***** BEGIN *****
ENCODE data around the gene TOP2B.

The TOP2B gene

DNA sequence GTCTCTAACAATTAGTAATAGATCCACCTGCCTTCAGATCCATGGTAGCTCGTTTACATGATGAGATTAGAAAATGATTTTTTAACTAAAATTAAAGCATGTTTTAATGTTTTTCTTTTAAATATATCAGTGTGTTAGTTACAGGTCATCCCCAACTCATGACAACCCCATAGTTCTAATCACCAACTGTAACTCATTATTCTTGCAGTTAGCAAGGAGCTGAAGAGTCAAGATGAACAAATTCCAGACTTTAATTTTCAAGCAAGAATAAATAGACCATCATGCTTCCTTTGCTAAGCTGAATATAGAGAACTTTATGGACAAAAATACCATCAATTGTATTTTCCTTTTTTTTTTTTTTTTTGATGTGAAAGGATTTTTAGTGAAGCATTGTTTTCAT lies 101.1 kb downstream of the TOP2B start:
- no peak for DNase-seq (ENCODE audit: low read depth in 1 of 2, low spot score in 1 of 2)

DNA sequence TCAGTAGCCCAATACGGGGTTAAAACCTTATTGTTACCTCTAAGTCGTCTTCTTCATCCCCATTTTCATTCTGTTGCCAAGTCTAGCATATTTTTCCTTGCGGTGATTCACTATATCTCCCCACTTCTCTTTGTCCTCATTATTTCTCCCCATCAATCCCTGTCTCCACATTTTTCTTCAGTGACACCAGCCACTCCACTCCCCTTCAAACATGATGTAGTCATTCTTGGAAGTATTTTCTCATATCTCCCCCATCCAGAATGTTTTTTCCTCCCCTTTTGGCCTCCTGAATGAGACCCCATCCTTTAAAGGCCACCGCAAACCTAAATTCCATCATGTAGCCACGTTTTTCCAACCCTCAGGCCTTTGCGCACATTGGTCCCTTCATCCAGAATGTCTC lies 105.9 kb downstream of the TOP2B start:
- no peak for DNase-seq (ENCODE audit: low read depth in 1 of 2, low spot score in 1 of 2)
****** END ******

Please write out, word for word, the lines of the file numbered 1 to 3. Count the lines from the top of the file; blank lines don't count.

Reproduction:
ENCODE data around the gene TOP2B.

The TOP2B gene

DNA sequence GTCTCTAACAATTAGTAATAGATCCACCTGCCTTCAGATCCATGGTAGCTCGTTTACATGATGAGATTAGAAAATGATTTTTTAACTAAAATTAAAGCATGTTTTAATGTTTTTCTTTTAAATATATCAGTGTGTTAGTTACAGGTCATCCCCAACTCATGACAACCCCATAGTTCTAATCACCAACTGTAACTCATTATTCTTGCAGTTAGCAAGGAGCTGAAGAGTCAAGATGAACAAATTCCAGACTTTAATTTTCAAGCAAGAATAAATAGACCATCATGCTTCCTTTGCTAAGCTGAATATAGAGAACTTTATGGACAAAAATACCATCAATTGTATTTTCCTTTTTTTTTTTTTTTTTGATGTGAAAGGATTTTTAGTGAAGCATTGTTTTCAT lies 101.1 kb downstream of the TOP2B start: